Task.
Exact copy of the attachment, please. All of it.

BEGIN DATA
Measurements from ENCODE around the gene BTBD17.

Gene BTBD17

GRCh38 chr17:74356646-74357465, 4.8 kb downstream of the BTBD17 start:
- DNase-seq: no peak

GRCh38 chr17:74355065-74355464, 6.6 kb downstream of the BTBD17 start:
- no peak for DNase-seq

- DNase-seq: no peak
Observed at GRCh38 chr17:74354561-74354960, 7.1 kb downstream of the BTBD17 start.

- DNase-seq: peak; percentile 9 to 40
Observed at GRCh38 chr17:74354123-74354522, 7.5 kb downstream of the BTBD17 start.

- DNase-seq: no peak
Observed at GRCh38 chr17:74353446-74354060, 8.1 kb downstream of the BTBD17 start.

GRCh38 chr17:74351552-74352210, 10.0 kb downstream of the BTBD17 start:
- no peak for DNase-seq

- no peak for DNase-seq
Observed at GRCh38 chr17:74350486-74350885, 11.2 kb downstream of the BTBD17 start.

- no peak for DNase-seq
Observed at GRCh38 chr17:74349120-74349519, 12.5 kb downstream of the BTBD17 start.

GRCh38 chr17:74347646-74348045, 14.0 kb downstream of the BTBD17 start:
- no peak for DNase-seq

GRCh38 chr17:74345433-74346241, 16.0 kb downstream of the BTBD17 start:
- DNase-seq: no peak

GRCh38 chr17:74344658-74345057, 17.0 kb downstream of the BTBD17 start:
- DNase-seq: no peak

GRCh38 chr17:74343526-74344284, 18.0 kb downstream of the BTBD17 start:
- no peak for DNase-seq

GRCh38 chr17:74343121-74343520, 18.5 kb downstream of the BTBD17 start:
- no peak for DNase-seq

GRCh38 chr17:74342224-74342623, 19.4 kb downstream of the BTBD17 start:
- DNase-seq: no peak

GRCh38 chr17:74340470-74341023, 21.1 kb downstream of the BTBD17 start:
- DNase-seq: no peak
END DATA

Measurements from ENCODE around the gene BTBD17.

Gene BTBD17

GRCh38 chr17:74356646-74357465, 4.8 kb downstream of the BTBD17 start:
- DNase-seq: no peak

GRCh38 chr17:74355065-74355464, 6.6 kb downstream of the BTBD17 start:
- no peak for DNase-seq

- DNase-seq: no peak
Observed at GRCh38 chr17:74354561-74354960, 7.1 kb downstream of the BTBD17 start.

- DNase-seq: peak; percentile 9 to 40
Observed at GRCh38 chr17:74354123-74354522, 7.5 kb downstream of the BTBD17 start.

- DNase-seq: no peak
Observed at GRCh38 chr17:74353446-74354060, 8.1 kb downstream of the BTBD17 start.

GRCh38 chr17:74351552-74352210, 10.0 kb downstream of the BTBD17 start:
- no peak for DNase-seq

- no peak for DNase-seq
Observed at GRCh38 chr17:74350486-74350885, 11.2 kb downstream of the BTBD17 start.

- no peak for DNase-seq
Observed at GRCh38 chr17:74349120-74349519, 12.5 kb downstream of the BTBD17 start.

GRCh38 chr17:74347646-74348045, 14.0 kb downstream of the BTBD17 start:
- no peak for DNase-seq

GRCh38 chr17:74345433-74346241, 16.0 kb downstream of the BTBD17 start:
- DNase-seq: no peak

GRCh38 chr17:74344658-74345057, 17.0 kb downstream of the BTBD17 start:
- DNase-seq: no peak

GRCh38 chr17:74343526-74344284, 18.0 kb downstream of the BTBD17 start:
- no peak for DNase-seq

GRCh38 chr17:74343121-74343520, 18.5 kb downstream of the BTBD17 start:
- no peak for DNase-seq

GRCh38 chr17:74342224-74342623, 19.4 kb downstream of the BTBD17 start:
- DNase-seq: no peak

GRCh38 chr17:74340470-74341023, 21.1 kb downstream of the BTBD17 start:
- DNase-seq: no peak